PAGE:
Special Reports

Lexington withholds League of Cities dues

Mayor Jim Newberry is withholding Lexington's membership payments to the Kentucky League of Cities while the non-profit organization resolves a controversy over its spending.

"The mayor has repeatedly expressed his concerns about spending practices at the League," said Susan Straub, spokeswoman for Newberry. "Before any additional Lexington tax dollars are paid to the League for dues, he wants to make sure the appropriate financial controls are in place."

The League's bill was received by the city July 1. Lexington pays annual dues of about $26,000 to the League, which provides lobbying, insurance and financial services to 382 Kentucky cities.

Membership gives Lexington services that include representation in Frankfort, monthly newsletters and training seminars for newly elected officials. Lexington runs its own insurance programs but buys some limited insurance services from the League, Straub said.

Newberry, a member of the League's executive board, has been an outspoken critic of the League since becoming aware of salary and expense levels at the non-profit association.

In July, the Herald-Leader published a series of stories showing that League executives spent $300,000 in three years on travel, meals and other expenses. Executive Director Sylvia Lovely made about $315,000 in 2008 and got the use of a BMW SUV. In addition, the League had spent more than $20,000 at Azur, a restaurant partly owned by her husband, Bernard Lovely.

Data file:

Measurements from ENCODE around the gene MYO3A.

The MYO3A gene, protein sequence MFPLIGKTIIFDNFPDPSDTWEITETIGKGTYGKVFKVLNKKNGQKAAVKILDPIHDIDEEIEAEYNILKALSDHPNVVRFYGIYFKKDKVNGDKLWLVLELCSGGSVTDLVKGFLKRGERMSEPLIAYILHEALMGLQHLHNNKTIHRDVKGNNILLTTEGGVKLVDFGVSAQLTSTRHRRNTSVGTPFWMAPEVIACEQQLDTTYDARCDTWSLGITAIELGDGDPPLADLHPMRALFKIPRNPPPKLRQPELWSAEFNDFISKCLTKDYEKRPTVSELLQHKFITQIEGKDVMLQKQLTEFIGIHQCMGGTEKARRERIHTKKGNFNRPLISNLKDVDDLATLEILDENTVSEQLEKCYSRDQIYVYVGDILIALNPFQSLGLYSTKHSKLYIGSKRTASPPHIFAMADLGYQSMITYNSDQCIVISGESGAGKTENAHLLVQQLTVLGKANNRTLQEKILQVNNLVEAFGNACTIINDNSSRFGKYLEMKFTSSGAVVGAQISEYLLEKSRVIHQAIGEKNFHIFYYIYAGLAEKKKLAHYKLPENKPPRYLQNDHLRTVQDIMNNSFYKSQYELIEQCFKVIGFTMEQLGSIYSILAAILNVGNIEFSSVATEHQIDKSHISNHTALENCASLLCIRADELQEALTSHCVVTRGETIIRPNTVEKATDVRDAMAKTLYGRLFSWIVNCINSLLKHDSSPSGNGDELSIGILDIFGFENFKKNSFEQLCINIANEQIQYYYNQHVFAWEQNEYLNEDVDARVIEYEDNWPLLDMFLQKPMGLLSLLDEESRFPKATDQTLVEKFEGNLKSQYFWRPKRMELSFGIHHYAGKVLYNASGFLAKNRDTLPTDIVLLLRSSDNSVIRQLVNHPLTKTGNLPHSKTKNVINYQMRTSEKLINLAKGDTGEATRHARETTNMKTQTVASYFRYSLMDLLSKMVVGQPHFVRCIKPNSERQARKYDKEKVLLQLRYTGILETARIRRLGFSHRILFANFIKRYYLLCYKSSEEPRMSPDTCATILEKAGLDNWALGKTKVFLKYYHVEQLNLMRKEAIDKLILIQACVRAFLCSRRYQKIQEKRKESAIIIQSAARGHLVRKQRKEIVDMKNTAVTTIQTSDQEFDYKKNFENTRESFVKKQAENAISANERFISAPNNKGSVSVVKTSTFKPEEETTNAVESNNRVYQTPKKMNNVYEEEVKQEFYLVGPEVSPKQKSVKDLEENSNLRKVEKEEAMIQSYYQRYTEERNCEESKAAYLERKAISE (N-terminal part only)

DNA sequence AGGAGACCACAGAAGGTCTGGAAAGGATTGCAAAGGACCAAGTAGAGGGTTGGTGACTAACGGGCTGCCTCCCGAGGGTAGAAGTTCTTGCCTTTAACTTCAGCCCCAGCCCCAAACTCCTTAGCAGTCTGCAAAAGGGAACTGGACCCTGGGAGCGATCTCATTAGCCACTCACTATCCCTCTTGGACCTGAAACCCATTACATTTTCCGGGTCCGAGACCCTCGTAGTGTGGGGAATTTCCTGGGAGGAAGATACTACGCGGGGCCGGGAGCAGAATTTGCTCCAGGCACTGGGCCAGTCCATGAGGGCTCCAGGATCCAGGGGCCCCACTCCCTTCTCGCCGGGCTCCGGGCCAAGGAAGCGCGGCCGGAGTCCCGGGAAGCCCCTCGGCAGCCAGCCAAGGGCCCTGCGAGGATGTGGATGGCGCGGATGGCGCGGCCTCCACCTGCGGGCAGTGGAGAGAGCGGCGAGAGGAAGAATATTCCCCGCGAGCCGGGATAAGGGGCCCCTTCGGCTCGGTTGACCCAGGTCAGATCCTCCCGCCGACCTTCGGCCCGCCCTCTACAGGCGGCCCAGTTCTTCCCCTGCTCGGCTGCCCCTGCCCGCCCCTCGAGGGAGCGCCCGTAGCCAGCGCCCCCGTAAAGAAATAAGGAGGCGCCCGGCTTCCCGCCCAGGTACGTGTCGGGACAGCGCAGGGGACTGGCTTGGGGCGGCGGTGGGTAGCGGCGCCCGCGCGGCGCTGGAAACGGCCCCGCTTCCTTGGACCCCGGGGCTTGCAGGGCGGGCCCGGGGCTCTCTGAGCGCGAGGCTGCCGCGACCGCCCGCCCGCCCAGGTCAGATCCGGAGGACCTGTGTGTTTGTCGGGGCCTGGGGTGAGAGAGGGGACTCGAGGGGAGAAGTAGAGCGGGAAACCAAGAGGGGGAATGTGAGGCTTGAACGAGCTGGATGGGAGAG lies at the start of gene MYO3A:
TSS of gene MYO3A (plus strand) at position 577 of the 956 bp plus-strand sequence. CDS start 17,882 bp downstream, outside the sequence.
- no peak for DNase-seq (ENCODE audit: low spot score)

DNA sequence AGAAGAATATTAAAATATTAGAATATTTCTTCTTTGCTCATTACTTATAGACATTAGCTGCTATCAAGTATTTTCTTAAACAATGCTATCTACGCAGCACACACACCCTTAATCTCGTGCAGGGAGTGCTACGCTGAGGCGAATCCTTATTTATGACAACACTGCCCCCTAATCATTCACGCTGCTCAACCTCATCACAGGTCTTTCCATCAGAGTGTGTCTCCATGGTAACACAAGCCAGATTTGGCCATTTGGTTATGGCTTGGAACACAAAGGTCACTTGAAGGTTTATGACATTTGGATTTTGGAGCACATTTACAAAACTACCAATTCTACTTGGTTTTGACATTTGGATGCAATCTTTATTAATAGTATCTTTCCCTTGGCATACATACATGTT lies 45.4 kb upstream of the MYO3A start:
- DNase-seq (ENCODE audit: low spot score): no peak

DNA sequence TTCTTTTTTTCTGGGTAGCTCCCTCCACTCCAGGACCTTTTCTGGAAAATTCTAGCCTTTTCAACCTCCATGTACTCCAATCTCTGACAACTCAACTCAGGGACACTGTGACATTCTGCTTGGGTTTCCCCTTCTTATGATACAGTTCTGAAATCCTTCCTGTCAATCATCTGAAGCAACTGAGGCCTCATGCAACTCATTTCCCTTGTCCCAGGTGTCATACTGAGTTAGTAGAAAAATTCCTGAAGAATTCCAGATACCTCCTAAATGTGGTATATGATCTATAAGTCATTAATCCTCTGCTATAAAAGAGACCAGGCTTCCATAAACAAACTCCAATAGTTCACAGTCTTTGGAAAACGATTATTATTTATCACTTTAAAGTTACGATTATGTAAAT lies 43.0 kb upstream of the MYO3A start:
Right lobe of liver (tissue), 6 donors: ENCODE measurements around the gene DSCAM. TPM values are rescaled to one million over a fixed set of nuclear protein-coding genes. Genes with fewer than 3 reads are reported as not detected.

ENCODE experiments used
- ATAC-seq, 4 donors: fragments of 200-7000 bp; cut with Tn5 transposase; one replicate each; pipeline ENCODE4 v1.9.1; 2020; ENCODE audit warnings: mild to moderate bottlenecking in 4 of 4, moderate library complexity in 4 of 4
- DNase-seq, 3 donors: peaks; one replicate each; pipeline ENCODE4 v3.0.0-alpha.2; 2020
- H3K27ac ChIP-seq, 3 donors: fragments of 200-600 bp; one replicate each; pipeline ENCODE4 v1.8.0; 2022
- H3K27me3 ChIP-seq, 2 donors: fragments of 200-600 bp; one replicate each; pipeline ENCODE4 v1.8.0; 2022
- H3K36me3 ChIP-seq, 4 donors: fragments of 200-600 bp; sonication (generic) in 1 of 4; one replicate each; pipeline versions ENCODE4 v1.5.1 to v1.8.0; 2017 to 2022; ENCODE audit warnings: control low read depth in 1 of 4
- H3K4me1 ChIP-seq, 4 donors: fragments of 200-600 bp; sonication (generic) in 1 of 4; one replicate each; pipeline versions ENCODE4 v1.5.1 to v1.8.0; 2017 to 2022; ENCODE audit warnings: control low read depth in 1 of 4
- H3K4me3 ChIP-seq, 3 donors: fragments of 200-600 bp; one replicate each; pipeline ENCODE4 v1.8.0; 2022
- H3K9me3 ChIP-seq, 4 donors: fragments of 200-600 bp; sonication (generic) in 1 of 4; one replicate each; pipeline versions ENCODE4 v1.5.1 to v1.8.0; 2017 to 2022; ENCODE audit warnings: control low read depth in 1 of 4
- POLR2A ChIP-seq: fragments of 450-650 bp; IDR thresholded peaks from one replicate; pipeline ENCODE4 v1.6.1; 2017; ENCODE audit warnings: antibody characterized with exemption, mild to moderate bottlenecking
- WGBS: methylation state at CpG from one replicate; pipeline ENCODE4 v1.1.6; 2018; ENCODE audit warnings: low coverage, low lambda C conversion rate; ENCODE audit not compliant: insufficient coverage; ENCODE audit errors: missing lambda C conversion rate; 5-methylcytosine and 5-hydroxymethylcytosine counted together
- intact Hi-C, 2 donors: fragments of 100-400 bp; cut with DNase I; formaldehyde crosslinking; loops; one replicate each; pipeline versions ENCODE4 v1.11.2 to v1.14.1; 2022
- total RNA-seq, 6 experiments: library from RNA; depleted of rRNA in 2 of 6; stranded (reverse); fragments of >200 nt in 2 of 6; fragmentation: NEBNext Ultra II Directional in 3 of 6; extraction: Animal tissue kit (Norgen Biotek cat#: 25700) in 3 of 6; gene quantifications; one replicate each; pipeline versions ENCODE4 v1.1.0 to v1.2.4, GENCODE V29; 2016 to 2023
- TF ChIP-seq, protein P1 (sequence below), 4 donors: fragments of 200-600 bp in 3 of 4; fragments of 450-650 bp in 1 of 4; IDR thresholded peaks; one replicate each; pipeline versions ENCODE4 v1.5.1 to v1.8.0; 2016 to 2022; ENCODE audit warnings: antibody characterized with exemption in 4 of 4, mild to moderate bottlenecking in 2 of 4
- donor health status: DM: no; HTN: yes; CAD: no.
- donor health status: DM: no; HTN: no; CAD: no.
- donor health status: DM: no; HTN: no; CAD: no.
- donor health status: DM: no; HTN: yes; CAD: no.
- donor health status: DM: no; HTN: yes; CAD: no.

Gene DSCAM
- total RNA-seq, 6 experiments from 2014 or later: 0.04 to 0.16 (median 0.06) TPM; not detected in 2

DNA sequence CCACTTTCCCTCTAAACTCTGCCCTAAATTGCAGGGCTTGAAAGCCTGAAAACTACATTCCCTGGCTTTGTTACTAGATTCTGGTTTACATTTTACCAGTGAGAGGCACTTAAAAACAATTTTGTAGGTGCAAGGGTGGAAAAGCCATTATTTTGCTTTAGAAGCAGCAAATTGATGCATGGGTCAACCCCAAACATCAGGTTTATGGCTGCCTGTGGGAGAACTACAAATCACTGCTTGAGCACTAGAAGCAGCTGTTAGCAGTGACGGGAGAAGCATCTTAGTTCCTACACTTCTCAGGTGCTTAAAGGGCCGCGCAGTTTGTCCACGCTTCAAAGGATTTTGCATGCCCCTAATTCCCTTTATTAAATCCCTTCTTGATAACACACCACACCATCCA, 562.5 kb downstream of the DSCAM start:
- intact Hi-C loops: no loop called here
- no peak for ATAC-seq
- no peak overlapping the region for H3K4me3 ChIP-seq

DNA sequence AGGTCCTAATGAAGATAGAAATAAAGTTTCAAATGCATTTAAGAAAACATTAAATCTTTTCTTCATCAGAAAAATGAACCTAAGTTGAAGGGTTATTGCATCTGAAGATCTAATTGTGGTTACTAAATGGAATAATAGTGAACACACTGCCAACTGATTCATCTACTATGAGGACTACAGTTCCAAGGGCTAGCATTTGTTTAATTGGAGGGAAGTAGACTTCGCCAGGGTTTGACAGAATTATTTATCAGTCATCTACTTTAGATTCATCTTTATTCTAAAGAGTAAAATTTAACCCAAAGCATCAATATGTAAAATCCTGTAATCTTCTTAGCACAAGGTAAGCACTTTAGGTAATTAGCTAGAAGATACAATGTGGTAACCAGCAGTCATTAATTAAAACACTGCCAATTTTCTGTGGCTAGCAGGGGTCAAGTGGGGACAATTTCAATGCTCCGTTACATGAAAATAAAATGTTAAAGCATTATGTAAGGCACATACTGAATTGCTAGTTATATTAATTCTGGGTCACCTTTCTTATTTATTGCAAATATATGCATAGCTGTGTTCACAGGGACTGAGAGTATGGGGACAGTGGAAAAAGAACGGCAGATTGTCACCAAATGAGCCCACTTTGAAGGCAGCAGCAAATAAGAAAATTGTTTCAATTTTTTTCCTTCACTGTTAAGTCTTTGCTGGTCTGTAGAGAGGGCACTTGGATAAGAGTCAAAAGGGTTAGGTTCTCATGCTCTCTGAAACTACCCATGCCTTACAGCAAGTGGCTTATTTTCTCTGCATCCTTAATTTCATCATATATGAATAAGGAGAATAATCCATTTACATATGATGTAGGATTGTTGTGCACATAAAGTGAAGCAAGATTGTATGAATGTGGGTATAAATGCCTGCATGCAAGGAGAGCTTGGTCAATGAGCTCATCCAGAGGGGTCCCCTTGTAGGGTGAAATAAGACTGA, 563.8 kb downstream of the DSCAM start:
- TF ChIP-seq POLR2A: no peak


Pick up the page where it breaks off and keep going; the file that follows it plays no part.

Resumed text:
At the time, Newberry called for a reassessment of League salaries, the use of more economical vehicles and an end to business with relatives of League employees. Sylvia Lovely has stopped using the BMW and suspended any League functions at Azur.

A task force of executive board members is considering the League's rules and regulations. The group's conclusions are due out this month.

Last week, the League released documents to the newspaper showing that it has paid $2.3 million to two law firms where Bernard Lovely was a partner.

After that revelation, Lexington Vice Mayor Jim Gray said the city should consider withholding dues until the League's problems are resolved.

Sylvia Lovely was out of town Monday and unavailable for comment.

Mayfield Mayor Arthur Byrn, a member of the League's executive board, said he was disappointed and perplexed by Newberry's action.

"I'm disappointed particularly since Mayor Newberry is on the executive board and he should know how seriously the board is taking the situation that we're in," Byrn said. "I am also perplexed why a board member who should be involved in the solution should pre-emptively withhold their dues knowing full well how serious the board is to address these concerns."

Lexington joins Henderson, where the city commission voted last month to suspend League payments.

After Henderson's vote, Byrn and another board member suggested "other Kentucky cities consider holding their 2010 dues until they are completely comfortable with how we address our internal operations."

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